Status of Seahawks' three QBs still looking down
Quarterback Seneca Wallace can only wait and see what happens in practice Wednesday as the Seahawks weigh the decision to go back to him to start Sunday's game, or go with Charlie Frye or decide that Matt Hasselbeck is healthy enough to play.
Seattle Times staff reporter
RENTON — Seneca Wallace will do what he always does to prepare for a game this week, then just wait and see.
There should be a better sense of whether Wallace remains the starting quarterback, or if Matt Hasselbeck's back and knee feel good enough, or if Charlie Frye is ultimately the one given the reins to the first-unit offense when practice gets rolling today at Seahawks headquarters. The Seahawks play at San Francisco this Sunday.
Wallace's previously injured calf was sore Monday after his 12-for-23, 73-yard performance at Tampa Bay. It tightened up on him a bit during the game Sunday night, but he will be available if called upon again.
Wallace's start against the Buccaneers made him the third quarterback in the past three games to start for the Seahawks.
"We had some bright spots toward the end of the game doing our two-minute [offense] and moved the ball pretty well," Wallace said. "That was one of the good things that came out of it, but all in all, we just have to play a lot better."
Three quarterbacks in three games is never easy. Even for a veteran like wide receiver Bobby Engram, who has one catch in the past two games, one from Frye and the other from Wallace.
"We're not able to make enough plays right now to sustain drives," Engram said. "We're not doing well enough on third downs, and that's tough on me, that's tough on everybody. We've got to do more. We've got to find a way to stay on the field and get more touches.
"You want some level of consistency, but that's the situation. The quarterbacks have had to deal with a revolving door at wide receiver, so there's a little give and take there."
Wallace was making his first start since the 2006 season and never played in a full game last season. Coach Mike Holmgren said that was part of why Wallace struggled.
"He was playing against a pretty good defense and we got in situations, necessarily, that were difficult. But he hasn't played a lot lately," Holmgren said.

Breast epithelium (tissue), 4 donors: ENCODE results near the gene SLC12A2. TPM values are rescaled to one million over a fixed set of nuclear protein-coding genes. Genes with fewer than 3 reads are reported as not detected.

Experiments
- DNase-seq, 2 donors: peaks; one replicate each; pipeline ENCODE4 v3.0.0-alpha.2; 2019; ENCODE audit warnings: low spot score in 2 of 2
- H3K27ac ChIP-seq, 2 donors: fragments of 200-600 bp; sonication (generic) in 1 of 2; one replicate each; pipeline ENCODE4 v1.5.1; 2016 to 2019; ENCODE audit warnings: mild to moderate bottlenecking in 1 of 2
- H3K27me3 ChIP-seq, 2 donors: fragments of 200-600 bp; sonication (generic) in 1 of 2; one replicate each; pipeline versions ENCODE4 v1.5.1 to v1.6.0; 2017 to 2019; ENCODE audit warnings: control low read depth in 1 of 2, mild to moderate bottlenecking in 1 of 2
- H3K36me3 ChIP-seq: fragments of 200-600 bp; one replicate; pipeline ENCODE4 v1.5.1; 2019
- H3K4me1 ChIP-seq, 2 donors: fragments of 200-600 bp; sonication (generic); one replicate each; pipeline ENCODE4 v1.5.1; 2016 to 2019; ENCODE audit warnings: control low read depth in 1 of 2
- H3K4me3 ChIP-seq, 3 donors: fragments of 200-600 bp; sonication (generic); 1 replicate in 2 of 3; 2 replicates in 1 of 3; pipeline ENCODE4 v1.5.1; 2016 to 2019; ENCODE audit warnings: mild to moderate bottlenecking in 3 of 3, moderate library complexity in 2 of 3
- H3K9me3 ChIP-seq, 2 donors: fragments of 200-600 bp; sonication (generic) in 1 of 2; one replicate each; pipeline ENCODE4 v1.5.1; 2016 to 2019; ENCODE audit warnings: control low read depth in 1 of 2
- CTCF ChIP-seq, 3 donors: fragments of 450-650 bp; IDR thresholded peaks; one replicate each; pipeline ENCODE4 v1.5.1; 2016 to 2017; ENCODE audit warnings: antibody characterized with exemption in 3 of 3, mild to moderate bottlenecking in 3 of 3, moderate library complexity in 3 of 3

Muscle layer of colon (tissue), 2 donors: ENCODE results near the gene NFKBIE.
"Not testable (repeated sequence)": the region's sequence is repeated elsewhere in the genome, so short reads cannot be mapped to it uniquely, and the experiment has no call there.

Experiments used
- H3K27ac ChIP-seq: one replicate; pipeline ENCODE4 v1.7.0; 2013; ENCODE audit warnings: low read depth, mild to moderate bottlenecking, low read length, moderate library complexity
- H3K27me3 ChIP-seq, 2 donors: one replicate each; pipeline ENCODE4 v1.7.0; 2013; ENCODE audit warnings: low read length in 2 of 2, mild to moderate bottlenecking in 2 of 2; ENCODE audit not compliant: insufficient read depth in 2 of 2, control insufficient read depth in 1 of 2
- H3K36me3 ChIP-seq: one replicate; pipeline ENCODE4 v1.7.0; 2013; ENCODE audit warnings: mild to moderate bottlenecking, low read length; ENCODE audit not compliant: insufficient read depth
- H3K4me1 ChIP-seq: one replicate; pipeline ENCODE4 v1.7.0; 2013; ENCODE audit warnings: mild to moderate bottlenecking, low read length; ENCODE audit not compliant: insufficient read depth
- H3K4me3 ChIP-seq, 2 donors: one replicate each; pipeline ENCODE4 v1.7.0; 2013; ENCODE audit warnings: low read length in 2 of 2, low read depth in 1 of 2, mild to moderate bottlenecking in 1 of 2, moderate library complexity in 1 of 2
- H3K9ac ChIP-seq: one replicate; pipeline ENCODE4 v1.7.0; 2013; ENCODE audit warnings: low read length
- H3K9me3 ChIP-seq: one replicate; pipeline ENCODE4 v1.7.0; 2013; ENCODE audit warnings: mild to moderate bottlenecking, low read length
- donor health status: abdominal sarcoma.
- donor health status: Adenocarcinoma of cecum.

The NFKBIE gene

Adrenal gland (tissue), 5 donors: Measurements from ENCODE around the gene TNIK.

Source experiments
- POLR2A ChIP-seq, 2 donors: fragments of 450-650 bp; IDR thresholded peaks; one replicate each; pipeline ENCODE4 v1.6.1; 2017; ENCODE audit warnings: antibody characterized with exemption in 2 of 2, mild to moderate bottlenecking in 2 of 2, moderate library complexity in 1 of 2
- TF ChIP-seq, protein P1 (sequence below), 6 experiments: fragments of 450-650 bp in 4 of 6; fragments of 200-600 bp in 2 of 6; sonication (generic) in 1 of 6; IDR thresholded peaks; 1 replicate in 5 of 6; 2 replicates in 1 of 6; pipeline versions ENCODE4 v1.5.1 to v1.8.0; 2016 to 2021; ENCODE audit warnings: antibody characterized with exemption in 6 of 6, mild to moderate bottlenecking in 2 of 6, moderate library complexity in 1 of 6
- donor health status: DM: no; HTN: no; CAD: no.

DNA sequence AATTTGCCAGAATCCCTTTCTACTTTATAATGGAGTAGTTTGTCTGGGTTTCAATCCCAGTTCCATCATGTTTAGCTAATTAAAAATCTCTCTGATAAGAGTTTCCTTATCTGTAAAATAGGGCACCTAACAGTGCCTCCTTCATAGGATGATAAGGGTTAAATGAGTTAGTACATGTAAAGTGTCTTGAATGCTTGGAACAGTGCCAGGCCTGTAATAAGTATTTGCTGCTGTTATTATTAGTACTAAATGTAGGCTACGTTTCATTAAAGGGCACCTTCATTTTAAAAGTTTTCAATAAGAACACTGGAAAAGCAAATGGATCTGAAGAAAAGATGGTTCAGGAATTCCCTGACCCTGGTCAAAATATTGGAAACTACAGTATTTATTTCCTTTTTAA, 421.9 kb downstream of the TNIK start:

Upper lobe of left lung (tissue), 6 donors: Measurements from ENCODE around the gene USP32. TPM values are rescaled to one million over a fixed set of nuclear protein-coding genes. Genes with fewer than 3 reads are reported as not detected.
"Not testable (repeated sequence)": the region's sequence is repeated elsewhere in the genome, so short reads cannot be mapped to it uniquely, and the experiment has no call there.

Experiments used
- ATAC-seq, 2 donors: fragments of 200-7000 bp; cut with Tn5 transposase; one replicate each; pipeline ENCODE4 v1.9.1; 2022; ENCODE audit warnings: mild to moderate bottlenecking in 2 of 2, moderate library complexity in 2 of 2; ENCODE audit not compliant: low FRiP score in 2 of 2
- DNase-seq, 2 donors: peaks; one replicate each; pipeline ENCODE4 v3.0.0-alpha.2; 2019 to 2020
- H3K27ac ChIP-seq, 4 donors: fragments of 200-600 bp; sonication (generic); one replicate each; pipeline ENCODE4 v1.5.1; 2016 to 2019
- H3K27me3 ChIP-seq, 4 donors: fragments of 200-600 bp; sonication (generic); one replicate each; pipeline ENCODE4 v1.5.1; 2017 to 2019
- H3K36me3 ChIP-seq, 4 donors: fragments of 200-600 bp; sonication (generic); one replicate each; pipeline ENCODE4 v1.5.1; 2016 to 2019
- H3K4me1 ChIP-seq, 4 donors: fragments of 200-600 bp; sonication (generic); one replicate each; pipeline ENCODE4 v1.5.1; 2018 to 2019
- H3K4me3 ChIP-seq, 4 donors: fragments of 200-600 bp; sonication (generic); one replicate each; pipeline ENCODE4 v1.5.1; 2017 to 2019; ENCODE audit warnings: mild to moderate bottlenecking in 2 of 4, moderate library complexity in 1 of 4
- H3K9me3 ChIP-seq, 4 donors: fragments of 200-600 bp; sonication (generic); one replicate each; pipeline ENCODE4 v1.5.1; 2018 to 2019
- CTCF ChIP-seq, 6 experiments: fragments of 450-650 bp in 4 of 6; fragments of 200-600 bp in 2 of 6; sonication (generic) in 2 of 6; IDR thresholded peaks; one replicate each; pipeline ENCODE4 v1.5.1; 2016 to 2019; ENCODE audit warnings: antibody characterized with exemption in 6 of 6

Seahawks linebacker Lofa Tatupu was frustrated that the Seahawks weren't given a touchdown after recovering a fumble in the second quarter against Tampa Bay Sunday night. He thought the officials made a mistake.
Cornerback Josh Wilson picked up a fumble caused by Leroy Hill and Tatupu on a punishing hit of Buccaneers wide receiver Ike Hilliard at the Seattle 4-yard line, but an official blew the play dead as the ball came out. It was originally ruled a catch for Hilliard and receiver down by contact, but the Seahawks challenged the call and it was overturned to a fumble.
Seattle was given the ball at the spot of the fumble, even though Wilson scooped up the loose ball and took off in the other direction. Had play been allowed to continue, the Seahawks might have gotten a touchdown on the runback.
"Had the whistle not blown on that fumble, it's a 7-7 ballgame and they only won 20-10," Tatupu said. "You can't tell me it didn't change the dynamics of the game. But they're human too, they'll have bad plays and I think that was one of them. If I get fined, I get fined."
The Seahawks challenged after Hilliard, who was knocked unconscious, was attended to by medical staff and taken off the field on a cart. Hilliard suffered a concussion, as did Tatupu, on the play.
"It's part of the game," Tatupu said. "He [Hilliard] had to go to the hospital and that's unfortunate, but I'm glad he's all right."
Tatupu felt fine on Tuesday, he said, and expects to play Sunday.
• Former OL Chris Gray, who retired Aug. 4 because of a back injury that could have led to paralysis if he continued playing, has been named the Seahawks' Ed Block Courage Award winner for this year. One player from every NFL team is selected, and teammates vote for the recipient. Wallace won the award last season.
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